Category Archives: aggregation

Wikileaks and Collaborative Sensemaking?

Thanks to the head start of the likes of the New York Times, the Guardian, and der Spiegel we now have some excellent written reporting on a few of the more important issues exposed in the wikileaks cablegate data. There have also been a number of visualizations of the dataset published in the last few days (e.g. Infothetics has a niceĀ round-up), which help, to some extent, in browsing and making sense of all of the data there.

But what I want to suggest here is that, with all of the attention that this story is getting, that there may be some useful information to mine from social media about what is interesting, important, and noteworthy in the dataset. One of the most useful aspects of social media such as Twitter is that it provides a platform where interested individuals can make observations about what’s going on around them, including observations of large collections of documents.

At Rutgers, where I work, we’ve been developing a social media visual analytics tool call Vox Civitas and have collected a dataset of almost 60,000 (and growing) English language tweets marked with the hashtag “#cablegate” from Twapperkeeper. Vox provides the ability to visualize the collection over time, with sentiment, and includes capabilities for filtering according to many criteria. Without further ado, click here to see the cablegate dataset in Vox. Let us know what you find or if it inspires any follow-up work!

Truth Markets?

I recently saw this post on the NYTimes which mentions the concept of truth markets, a variant of prediction markets. Prediction markets have been recognized by many as a way to aggregate independent information from lots of individuals and provide a signal (a price) which reflects the aggregate response. Prediction markets have been successfully applied in politics, for instance, the Iowa Electronic Markets, which lets people trade on the what they think the outcome of the next presidential election will be. Truth markets applies the concept to predicting the truth value of a claim or the trustworthiness of a claimant. I don’t know enough about economics but my intuition is that a market approach toward predicting truth would require A LOT or participation to be meaningful in any way. Indeed, a re-reading of Cass Sunstein’s Infotopia lays out some of the limitations of prediction markets: knowledge needs to be dispersed (not concentrated), a wide range of people need to have relevant facts, and people need to be able to be incentivized to reveal their information through investment.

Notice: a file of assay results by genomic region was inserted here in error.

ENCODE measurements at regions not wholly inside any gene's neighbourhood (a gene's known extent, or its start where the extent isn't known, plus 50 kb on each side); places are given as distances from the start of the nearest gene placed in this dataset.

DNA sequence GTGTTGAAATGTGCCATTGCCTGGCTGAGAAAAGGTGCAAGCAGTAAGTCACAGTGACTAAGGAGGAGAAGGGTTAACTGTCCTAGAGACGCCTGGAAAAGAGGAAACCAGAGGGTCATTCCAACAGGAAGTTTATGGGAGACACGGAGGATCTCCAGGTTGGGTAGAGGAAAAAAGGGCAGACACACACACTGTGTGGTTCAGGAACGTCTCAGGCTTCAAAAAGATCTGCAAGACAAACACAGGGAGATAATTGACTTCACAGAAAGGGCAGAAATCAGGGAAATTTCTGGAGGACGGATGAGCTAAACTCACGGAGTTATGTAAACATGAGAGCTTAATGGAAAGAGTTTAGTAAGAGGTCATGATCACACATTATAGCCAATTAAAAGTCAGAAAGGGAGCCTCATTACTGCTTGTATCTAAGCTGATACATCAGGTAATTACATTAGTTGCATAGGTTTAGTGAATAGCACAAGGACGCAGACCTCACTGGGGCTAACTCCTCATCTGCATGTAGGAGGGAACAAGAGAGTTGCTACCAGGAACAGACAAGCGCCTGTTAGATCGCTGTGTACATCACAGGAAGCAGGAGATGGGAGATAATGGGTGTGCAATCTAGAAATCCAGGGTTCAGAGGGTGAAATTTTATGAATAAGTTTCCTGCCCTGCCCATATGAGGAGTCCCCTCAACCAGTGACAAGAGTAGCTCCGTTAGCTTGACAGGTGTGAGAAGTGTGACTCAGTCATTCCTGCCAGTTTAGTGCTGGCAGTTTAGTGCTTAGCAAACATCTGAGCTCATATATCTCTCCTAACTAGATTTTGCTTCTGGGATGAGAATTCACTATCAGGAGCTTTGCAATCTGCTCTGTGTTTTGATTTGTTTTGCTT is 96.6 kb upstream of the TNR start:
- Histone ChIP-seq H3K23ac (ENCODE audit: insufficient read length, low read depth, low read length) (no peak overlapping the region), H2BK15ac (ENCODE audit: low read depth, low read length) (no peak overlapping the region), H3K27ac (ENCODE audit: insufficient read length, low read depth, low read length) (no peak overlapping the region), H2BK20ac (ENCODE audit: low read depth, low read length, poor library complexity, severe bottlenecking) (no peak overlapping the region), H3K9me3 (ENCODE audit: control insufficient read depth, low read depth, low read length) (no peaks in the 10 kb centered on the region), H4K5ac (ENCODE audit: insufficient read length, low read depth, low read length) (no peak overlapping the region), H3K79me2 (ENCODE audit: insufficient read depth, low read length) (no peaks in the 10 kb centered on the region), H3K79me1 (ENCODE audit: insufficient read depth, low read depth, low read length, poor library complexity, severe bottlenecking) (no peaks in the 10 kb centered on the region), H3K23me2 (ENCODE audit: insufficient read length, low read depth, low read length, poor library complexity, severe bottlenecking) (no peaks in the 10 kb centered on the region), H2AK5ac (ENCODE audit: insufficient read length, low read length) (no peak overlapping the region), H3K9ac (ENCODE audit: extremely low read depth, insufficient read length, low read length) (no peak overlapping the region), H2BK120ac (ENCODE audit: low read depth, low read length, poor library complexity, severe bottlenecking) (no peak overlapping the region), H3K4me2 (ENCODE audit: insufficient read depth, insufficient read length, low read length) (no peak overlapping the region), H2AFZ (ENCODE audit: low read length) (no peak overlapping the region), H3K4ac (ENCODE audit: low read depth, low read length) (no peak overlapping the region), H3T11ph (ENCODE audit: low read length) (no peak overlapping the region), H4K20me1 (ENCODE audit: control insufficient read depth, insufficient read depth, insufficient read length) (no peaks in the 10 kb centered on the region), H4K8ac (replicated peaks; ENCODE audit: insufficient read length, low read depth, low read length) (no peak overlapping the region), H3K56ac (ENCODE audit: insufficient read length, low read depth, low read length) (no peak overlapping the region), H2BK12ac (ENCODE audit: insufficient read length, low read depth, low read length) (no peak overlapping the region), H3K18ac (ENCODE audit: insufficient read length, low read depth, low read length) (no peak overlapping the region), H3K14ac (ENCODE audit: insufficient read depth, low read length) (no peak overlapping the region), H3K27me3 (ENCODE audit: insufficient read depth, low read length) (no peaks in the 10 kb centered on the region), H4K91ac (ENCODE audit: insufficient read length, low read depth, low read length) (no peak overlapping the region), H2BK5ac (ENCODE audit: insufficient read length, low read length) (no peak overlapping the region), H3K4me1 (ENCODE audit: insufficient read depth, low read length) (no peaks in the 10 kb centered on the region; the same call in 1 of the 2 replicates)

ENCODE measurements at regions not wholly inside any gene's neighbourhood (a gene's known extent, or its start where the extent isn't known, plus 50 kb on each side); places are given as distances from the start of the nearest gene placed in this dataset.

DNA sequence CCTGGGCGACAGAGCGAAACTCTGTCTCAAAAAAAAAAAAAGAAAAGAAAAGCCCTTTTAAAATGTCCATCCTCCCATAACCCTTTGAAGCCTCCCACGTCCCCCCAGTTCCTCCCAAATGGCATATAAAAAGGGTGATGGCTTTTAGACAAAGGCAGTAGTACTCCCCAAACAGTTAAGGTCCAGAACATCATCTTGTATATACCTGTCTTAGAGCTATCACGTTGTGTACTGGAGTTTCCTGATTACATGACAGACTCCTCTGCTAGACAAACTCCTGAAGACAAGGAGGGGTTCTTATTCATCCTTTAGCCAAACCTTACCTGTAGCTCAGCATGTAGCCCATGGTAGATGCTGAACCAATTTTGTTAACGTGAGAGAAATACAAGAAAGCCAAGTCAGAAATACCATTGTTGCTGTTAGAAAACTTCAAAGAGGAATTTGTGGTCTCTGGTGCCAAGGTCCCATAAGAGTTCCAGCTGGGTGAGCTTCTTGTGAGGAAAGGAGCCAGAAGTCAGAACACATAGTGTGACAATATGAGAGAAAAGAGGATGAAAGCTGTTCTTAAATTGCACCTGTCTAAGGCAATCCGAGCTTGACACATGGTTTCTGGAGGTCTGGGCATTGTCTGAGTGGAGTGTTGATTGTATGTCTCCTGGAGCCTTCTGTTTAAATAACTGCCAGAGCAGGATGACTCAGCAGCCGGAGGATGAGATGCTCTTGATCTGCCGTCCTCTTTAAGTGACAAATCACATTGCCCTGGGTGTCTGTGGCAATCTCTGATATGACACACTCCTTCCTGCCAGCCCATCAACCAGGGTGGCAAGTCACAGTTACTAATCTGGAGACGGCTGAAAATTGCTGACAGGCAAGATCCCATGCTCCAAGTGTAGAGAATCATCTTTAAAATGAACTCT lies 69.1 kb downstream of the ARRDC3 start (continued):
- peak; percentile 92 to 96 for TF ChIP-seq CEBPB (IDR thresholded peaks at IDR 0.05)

Furthermore there’s the issue that markets aggregate information not only about facts but also about tastes. Investment markets ostensibly do not do this because the assumption is that people invest not based on their own tastes but on their desire to earn money. But in some sense, I might invest because I predict that some good is going to be popular or appeal to mass taste, and thus earn money on my investment. So in a sense, you would be aggregating predictions about what people think about other people’s tastes (including how your own factors in to that). This would only hold for a mass market good; other investments may not be susceptible to this in the same way. In terms of the application of these ideas to truth markets, the point is that there is a component to prediction markets that are based on predictions of mass taste and there is a component that is based on objective fact; the key would be to realy mitigate any subjective (taste based) component of the market so that objective facts can rule the market. This is a tall order.